Between heaven and earth, a destination in the process of touristification

Avatar photo

Written by Ángeles Nahomi Garay Montes.

Five hours north of the city of Querétaro, Mexico, is Agua Zarca, a place where heaven and earth converge. This enclave, located in Landa de Matamoros, stands out for being in the midst of a tourism process, unlike other municipalities in the Sierra Gorda, such as Jalpan de Serra or Pinal de Amoles.

The Agua Zarca delegation is made up of 22 communities, among which "Mesa del Jagüey" stands out. The inhabitants of this community are dedicated to planting, harvesting and selling the renowned "chile rayado", an ingredient with notorious gastronomic and cultural potential. In this context, gastronomy plays a fundamental role in tourism, especially when it comes to vernacular foods, that is, native foods that have been passed down from generation to generation and are in danger of disappearing. This situation can provide new opportunities for local supply, adopting a sustainable perspective.

The "chile rayado" as part of the culture of Agua Zarca 

The "chile rayado" stands out as one of the hottest chiles in the Agua Zarca region, and has emerged as one of the main sources of income for the people of Mesa del Jagüey. Currently, this chile is not only part of the local identity and culture, but is also used to prepare delicious molcajete sauces, using the previously dried chile. Likewise, the community incorporates it in sauces accompanied by pork meat, and even preserves it in vinegar, thus expanding its culinary versatility.

From May to August, the community of Mesa del Jagüey eagerly awaits the arrival of the fresh chile, marking the beginning of the creation of one of its most emblematic dishes. This delicacy consists of stuffing the spicy chile with cheese, then dipping it in a delicious chicken broth that is served with bolillo or "bread".

Mr. Irineo Hernández, a native of this place, shared memories of his childhood, when he and other children joined their parents in planting from an early age. The harvest, which included the prized chile, along with other foods, was the basis for their families' livelihoods. Irineo recounted how his mother, seeking to innovate in the preparation of chili, came up with the idea of creating a chicken broth with stuffed chili peppers. Since then, the whole community has adopted this tradition, especially during holidays and special celebrations, such as graduations. This dish represents not only a culinary delicacy, but also a deep connection to the roots and history of the community.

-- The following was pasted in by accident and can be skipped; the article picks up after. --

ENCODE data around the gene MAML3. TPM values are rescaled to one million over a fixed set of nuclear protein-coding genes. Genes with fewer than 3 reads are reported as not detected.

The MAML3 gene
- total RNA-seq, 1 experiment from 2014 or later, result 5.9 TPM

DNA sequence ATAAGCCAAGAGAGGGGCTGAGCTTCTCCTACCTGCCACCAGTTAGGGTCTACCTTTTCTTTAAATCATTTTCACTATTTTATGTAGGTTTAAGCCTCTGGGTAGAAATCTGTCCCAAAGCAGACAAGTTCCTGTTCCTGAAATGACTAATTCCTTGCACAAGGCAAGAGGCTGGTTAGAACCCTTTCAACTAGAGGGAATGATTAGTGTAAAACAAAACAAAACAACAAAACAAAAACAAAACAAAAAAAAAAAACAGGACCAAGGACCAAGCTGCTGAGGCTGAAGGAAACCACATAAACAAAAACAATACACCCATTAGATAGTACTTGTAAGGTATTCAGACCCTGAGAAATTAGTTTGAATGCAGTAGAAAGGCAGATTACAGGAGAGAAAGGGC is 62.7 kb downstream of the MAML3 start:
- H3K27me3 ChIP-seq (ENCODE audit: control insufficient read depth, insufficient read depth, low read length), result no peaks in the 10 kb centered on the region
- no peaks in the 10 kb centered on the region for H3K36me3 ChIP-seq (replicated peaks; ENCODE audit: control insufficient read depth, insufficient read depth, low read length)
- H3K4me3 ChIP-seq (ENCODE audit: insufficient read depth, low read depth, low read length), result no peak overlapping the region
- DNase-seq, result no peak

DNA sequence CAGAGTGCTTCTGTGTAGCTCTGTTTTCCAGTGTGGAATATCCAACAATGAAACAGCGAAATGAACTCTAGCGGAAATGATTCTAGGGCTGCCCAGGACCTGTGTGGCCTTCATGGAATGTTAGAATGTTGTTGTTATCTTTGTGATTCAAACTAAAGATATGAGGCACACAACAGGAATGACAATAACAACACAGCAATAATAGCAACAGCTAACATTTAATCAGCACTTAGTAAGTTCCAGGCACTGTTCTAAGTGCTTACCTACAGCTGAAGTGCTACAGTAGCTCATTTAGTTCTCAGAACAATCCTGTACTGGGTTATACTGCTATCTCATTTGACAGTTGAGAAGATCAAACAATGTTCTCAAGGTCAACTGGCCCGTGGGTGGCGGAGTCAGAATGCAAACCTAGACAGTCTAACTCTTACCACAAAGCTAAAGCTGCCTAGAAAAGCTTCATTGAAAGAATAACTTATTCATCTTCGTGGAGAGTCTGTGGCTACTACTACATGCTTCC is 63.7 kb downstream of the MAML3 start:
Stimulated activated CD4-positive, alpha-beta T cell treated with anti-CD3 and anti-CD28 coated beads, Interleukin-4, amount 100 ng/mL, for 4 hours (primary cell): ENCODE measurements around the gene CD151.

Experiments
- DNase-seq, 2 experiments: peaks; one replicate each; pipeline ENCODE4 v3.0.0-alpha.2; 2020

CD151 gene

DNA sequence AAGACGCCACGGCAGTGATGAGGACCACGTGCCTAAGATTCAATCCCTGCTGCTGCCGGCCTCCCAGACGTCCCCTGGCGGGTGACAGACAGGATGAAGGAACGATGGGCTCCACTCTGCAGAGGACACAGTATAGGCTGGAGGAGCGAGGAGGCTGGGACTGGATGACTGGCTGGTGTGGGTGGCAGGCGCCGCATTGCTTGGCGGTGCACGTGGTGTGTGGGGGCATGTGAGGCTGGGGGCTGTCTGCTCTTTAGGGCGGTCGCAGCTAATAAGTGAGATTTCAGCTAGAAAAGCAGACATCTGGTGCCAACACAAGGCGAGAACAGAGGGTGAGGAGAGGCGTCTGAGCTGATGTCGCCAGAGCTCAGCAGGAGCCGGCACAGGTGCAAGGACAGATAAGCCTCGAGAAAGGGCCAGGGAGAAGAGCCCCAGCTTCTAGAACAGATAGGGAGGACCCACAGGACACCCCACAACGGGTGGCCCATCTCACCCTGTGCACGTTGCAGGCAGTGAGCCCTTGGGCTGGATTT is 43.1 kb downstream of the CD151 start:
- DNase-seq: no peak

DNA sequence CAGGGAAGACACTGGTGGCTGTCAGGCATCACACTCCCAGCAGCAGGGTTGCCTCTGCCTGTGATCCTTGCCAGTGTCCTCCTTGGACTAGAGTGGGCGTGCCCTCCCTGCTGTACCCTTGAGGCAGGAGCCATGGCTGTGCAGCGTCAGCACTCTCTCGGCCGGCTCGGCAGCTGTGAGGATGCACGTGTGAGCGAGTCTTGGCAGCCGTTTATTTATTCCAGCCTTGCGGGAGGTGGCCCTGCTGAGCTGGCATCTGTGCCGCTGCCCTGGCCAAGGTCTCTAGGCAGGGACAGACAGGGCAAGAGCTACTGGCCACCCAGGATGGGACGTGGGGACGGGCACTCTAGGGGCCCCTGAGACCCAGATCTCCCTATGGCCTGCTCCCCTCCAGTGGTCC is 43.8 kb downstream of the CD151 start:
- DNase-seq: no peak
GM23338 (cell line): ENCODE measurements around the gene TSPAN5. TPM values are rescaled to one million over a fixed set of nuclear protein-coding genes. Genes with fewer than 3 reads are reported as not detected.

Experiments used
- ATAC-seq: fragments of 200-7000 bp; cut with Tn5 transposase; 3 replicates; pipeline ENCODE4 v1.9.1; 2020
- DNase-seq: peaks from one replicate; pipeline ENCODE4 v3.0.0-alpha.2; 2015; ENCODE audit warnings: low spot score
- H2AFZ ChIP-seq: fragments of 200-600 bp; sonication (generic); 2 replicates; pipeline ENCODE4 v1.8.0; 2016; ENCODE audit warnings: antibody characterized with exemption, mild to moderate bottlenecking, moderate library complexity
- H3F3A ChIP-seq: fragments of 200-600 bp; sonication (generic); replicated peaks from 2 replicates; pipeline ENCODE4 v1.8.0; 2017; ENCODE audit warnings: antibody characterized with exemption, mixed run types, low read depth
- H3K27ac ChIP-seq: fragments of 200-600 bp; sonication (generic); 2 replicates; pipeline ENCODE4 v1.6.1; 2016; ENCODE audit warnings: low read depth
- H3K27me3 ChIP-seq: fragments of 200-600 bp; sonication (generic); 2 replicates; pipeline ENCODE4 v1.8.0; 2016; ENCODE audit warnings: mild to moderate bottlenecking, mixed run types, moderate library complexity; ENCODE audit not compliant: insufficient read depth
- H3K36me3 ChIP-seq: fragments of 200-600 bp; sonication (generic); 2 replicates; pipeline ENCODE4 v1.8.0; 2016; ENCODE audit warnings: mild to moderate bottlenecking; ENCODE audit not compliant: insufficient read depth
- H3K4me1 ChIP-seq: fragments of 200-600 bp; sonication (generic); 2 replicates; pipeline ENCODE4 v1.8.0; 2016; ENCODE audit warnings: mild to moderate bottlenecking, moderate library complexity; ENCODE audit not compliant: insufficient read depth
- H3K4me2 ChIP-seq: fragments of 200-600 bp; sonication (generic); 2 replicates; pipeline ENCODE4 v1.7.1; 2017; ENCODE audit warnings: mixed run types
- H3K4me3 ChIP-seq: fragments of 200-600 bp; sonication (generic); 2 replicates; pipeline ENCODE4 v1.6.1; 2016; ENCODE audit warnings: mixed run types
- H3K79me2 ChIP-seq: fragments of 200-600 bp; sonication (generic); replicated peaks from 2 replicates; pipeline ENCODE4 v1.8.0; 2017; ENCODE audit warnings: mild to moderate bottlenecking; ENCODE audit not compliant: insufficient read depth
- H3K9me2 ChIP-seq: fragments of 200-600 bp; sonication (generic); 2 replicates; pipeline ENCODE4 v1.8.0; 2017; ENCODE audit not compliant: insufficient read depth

Cultivating Traditions of the Chile Rayado in Agua Zarca

The production of the chile rayado in Agua Zarca is a meticulous work that spans an entire year. The community prepares to market it in various forms: dried, roasted, green, ground, in cruets or stuffed with cheese. On Sundays, they go to the Agua Zarca plaza to sell it in its different presentations. Even local residents and residents of neighboring states, such as Hidalgo, place their orders in advance, and are also requested by compatriots in the United States.

It is essential to highlight that this product is completely natural, without chemical additives, and the whole process is carried out manually, in contrast to the large-scale production of industries. The harvest may vary from year to year due to climatic changes, which directly affect the success of production.

Currently, there are travelers who travel to explore new gastronomic experiences, discovering the culinary practices, inputs and techniques behind each dish. This opens the door for the promotion of tourism in the municipality of Landa de Matamoros, from a sustainable perspective that harmonizes with the environment and economically benefits the local community. It seeks to promote conscious tourism, where the tourist contributes to community development and rescues the culinary knowledge passed down from generation to generation, without promoting mass tourism. Tourists are encouraged to value these autochthonous ingredients and to support the preservation of the environment through gastronomy.

Learn more about this project at:


A local history written by the student of the Cultural and Natural Tourism Management Degree at the Universidad Autónoma de Querétaro, Campus Tequisquiapan. Proofreading and style: Viviana Vásquez Duque
Communication Leader at La Mano del Mono